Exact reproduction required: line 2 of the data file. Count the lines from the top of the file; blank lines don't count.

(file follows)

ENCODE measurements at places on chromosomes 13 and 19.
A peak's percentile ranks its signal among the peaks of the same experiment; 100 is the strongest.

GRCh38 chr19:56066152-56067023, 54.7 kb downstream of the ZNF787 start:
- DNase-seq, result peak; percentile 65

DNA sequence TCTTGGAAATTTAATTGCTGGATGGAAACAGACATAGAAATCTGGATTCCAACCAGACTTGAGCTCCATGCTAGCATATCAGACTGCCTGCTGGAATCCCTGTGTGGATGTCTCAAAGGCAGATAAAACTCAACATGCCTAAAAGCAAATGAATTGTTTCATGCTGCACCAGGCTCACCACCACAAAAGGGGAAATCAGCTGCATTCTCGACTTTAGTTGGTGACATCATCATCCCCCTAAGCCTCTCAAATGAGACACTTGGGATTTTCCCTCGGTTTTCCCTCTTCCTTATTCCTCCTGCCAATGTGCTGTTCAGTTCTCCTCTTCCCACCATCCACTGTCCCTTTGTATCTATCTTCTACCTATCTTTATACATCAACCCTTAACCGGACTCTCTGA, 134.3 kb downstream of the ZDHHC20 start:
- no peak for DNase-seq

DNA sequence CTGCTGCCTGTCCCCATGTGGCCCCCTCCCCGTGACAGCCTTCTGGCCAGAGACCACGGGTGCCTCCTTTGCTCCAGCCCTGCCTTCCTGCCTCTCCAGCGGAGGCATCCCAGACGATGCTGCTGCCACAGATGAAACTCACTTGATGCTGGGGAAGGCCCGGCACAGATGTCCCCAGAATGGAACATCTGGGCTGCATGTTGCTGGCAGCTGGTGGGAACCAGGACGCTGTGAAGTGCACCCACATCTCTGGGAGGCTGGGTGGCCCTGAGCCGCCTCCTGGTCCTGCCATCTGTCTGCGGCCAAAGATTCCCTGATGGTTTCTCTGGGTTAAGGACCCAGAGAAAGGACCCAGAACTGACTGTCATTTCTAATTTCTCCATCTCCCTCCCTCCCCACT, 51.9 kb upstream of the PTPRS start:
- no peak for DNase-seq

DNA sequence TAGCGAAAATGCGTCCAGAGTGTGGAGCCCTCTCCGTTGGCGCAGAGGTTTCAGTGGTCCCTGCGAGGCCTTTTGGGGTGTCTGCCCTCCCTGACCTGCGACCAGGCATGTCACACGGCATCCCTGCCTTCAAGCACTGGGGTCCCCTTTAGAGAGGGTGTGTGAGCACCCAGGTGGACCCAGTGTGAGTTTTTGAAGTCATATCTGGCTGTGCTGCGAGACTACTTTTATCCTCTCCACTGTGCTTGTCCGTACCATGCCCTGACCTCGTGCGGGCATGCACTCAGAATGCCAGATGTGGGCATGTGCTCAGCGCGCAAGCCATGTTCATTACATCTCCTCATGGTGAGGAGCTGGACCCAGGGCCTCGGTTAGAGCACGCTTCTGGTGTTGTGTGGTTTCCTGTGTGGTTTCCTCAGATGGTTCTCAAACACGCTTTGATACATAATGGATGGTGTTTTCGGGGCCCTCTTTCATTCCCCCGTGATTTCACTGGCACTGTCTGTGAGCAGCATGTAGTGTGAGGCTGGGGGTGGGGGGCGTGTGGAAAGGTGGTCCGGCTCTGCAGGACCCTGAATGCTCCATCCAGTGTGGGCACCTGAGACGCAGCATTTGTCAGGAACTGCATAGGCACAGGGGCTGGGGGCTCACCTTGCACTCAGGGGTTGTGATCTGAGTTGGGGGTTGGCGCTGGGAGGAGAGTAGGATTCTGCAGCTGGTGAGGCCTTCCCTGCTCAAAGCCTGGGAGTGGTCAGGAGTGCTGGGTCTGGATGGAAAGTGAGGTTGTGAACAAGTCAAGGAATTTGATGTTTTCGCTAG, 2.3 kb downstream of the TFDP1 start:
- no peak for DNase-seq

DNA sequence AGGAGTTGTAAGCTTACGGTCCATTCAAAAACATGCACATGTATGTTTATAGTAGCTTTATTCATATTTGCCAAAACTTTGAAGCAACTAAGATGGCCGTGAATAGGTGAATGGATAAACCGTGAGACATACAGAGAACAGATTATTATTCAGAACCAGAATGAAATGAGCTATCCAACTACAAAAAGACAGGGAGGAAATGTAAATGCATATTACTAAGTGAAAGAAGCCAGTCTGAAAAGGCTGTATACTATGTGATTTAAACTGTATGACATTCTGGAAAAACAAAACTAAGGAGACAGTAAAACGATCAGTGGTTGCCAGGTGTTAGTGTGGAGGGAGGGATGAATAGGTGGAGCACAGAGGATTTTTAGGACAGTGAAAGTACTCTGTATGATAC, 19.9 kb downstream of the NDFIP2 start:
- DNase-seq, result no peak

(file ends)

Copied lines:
A peak's percentile ranks its signal among the peaks of the same experiment; 100 is the strongest.